The organic fraction of Municipal Solid Waste (MSW) represents an abundant and cheap, albeit highly variable, bio-based feedstock. The advancements in sorting in the latest years have made bio-waste an extremely affordable feedstock (even available at negative price under some circumstances), attracting the interest of the biochemical industry. However, due to its high complexity in composition as well as the variability during the year, it is a challenging feedstock to be processed for bio-based applications.
Indeed, its utilisation has up to now been limited to mainly the production of biogas for co-production of thermal and electric energy and compost.
Conversion processes performance (in terms of yield, selectivity and titre) is hindered by the high variability of the input feedstock, resulting in the need of tailored sorting and pre-treatment of the feedstock. The latter steps reduce the presence of inhibitors for the downstream steps. However, the costs of the sorting and pre-treatment steps, combined with the need of high performance separation and purification, often hinder the overall economic feasibility of a waste-to-chemicals value chain.Scope:
Develop and validate at lab scale innovative processes for conversion of the organic fraction of MSW into chemical intermediates aiming at:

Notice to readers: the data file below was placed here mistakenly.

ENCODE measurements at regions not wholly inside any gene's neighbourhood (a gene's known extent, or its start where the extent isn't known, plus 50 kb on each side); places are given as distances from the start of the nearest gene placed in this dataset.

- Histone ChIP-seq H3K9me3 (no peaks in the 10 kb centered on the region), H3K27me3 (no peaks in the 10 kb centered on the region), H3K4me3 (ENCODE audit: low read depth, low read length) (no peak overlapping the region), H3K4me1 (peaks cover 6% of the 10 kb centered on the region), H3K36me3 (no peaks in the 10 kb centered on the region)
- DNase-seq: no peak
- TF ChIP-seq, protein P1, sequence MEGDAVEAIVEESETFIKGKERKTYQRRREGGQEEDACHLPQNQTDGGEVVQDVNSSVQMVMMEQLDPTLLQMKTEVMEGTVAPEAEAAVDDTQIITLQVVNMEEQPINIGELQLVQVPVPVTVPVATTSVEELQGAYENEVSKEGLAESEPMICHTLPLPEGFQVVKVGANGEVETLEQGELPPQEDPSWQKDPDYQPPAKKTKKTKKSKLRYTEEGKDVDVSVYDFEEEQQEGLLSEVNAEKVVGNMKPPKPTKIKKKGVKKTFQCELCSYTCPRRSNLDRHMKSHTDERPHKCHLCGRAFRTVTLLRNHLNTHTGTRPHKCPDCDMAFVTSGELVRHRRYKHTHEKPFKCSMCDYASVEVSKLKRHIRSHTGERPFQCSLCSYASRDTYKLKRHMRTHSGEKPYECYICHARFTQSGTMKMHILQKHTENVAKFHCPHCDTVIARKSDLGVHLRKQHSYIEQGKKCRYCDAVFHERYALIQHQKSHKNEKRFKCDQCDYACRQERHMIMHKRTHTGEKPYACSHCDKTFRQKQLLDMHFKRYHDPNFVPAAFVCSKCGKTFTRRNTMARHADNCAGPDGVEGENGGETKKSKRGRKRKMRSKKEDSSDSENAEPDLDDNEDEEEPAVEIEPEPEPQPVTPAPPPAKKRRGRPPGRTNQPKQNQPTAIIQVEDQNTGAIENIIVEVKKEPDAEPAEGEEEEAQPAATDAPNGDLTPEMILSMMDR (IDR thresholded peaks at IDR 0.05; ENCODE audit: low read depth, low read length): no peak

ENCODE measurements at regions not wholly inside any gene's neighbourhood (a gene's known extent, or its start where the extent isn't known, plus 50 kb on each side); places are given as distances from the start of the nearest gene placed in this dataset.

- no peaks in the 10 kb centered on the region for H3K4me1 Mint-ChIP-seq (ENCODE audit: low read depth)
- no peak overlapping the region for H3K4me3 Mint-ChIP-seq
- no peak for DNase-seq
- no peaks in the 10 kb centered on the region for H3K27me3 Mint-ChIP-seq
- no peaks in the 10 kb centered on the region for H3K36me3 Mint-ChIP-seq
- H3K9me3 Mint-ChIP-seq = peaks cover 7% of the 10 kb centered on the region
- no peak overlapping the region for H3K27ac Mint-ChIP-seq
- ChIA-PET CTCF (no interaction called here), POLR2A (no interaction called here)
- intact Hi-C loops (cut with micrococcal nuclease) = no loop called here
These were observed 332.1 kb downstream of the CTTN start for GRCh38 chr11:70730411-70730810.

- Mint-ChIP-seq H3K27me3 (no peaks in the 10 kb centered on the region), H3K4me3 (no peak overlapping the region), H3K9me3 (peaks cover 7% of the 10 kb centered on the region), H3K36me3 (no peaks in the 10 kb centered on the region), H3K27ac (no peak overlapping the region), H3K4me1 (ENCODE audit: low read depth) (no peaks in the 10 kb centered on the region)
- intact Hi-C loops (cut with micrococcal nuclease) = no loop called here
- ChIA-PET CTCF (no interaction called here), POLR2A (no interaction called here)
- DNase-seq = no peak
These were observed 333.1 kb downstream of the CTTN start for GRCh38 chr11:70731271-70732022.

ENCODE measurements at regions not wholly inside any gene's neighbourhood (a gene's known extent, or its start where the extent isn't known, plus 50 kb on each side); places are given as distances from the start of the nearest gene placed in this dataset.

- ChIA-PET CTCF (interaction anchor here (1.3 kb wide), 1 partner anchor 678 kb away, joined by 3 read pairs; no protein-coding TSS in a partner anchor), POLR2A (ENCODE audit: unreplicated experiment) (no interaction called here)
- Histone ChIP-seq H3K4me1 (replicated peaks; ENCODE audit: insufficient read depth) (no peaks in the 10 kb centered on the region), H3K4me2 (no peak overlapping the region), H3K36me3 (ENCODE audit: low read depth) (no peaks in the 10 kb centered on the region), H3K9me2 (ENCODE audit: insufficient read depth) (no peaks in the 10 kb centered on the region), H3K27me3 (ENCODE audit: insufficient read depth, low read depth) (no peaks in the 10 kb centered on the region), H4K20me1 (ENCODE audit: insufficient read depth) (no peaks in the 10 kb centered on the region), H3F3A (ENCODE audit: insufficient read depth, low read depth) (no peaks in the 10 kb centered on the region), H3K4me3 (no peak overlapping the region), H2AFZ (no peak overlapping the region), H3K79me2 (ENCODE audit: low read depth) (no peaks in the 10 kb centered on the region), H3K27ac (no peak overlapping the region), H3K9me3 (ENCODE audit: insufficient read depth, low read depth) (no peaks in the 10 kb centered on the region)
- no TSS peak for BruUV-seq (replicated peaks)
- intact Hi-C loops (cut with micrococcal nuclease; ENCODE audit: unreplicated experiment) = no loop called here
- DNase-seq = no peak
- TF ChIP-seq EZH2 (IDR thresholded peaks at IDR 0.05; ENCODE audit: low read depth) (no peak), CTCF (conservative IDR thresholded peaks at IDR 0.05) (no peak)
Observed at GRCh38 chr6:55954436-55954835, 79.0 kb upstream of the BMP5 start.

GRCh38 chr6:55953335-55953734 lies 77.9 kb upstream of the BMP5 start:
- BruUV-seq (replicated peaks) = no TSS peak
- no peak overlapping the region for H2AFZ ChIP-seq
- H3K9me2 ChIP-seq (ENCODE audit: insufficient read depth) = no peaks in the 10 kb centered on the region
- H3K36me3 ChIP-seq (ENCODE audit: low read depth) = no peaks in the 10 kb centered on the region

The innovation should focus on production of intermediates at high yield and low impurity level.
Proposals should take into account seasonal and random variability of the MSW content and address several compositions of the organic fraction, focusing on representative case studies taking into account local economic, social and climate conditions.
The projects should cover any Technology Readiness Level (TRL) from 3 to 5. In the case of a pilot scale project (TRL 5), proposals should present a credible cost estimate for the proposed processes with a preliminary assessment of their competitiveness when scaled up.
Proposals should also include an environmental and socio-economic assessment, for example with an LCA. In particular, when targeting TRL 5, proposals should include an LCA in order to evaluate the environmental and socio-economic performance of the developed processes.Expected Impact: